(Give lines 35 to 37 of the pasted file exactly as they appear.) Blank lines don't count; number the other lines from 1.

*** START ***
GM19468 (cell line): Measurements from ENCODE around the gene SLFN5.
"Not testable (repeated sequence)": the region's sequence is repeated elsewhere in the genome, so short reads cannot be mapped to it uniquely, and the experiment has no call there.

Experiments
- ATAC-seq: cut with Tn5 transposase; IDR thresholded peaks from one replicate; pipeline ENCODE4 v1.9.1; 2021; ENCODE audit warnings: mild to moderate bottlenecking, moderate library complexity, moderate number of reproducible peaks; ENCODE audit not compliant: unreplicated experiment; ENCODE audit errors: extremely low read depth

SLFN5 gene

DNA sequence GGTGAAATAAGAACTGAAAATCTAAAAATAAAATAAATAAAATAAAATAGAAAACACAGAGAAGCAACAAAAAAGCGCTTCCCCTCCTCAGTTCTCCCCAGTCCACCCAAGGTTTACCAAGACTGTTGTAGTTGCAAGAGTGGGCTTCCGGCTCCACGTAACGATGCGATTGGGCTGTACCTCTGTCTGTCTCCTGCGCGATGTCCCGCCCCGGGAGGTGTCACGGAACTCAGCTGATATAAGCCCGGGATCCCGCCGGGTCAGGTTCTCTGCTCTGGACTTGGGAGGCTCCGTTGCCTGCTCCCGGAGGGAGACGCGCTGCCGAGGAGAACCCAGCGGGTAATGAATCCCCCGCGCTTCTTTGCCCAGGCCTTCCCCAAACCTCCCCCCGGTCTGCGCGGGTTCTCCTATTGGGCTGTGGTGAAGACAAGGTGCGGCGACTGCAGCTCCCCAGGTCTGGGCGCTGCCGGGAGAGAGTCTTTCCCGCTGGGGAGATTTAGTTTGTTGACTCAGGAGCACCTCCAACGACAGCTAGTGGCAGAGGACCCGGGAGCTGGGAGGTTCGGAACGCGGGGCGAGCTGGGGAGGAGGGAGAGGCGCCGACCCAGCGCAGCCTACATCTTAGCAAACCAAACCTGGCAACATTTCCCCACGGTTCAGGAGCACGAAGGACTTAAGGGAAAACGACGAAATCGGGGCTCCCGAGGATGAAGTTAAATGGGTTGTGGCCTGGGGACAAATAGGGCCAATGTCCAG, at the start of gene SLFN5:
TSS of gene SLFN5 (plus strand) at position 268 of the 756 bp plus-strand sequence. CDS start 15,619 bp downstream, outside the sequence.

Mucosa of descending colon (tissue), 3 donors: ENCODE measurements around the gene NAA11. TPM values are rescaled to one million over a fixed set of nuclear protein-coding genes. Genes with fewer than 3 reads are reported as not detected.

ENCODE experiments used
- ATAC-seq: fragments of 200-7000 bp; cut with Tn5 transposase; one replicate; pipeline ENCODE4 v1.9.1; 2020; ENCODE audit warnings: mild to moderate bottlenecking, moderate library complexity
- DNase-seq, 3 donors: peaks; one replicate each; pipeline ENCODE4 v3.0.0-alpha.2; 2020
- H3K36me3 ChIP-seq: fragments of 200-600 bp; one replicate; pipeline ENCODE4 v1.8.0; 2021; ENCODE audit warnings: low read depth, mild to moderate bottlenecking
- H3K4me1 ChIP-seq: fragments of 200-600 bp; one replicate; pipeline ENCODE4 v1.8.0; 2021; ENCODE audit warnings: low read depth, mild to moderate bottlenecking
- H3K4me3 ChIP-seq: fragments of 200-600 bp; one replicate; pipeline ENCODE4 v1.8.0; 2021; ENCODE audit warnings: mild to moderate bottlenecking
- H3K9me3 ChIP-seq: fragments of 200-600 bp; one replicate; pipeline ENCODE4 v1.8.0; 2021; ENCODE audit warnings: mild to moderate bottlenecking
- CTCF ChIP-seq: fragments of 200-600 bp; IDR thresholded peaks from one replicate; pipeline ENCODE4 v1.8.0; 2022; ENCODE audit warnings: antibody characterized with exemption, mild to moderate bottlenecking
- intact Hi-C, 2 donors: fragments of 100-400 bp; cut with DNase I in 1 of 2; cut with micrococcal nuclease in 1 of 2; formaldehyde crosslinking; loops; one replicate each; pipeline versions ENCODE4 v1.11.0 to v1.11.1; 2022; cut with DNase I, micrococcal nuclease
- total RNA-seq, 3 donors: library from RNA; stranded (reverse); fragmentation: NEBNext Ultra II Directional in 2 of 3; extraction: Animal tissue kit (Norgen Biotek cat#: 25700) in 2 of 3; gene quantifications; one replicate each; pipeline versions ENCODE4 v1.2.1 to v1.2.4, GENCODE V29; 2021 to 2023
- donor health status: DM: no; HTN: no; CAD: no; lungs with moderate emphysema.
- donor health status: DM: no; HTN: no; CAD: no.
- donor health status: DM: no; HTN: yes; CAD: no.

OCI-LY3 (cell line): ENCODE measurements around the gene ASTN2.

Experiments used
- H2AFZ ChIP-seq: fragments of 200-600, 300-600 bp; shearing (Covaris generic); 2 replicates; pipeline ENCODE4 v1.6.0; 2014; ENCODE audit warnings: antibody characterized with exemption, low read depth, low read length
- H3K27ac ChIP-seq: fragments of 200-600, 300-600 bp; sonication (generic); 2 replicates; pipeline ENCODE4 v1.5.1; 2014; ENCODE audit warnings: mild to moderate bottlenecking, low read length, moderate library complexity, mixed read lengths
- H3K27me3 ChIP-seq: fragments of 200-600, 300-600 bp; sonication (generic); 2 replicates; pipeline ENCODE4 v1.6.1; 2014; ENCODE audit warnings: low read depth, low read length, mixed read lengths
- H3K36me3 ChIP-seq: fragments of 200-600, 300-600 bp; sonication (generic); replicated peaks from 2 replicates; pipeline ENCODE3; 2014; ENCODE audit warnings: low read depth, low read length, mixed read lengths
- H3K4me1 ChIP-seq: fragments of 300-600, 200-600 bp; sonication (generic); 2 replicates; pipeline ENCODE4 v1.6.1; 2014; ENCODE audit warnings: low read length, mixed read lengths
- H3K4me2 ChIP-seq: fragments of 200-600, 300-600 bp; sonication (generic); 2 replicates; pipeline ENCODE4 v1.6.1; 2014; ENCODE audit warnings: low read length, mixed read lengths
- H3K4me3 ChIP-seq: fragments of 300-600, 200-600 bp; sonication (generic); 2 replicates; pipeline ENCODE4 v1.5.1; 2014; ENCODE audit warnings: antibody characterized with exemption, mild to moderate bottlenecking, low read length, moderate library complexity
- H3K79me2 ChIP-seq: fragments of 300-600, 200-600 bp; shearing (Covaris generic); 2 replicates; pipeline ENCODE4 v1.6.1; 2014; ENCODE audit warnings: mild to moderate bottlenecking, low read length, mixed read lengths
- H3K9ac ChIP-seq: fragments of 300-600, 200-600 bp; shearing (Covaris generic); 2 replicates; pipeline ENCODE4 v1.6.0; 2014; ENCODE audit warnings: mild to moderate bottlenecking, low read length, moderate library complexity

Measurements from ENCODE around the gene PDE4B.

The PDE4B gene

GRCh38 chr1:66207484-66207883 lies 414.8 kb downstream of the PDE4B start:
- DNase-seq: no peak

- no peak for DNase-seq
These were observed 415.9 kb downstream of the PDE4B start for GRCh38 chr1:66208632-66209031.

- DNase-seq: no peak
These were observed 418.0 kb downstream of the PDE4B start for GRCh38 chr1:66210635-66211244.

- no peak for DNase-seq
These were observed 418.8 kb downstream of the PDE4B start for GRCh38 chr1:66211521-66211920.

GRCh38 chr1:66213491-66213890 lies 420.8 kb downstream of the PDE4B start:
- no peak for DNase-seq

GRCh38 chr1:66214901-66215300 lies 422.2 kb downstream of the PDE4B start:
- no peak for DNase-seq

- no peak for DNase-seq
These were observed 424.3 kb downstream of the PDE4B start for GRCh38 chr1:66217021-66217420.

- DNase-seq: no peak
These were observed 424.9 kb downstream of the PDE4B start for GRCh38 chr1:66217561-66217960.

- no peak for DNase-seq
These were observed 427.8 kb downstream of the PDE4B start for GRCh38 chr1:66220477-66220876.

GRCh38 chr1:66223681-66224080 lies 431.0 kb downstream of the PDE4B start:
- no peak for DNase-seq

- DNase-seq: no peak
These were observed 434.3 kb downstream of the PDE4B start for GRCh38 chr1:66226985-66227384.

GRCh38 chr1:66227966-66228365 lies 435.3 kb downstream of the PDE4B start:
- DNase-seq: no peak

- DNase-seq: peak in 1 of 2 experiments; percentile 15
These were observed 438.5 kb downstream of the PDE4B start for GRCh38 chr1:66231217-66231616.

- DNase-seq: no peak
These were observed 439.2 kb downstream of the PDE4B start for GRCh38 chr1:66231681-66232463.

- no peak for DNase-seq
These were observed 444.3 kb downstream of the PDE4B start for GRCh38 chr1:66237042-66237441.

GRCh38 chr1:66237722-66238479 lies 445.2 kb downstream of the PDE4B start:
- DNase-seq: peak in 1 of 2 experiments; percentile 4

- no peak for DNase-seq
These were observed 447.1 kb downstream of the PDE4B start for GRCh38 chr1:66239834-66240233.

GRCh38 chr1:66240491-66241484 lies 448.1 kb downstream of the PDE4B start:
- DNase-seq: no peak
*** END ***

GRCh38 chr1:66207484-66207883 lies 414.8 kb downstream of the PDE4B start:
- DNase-seq: no peak

- no peak for DNase-seq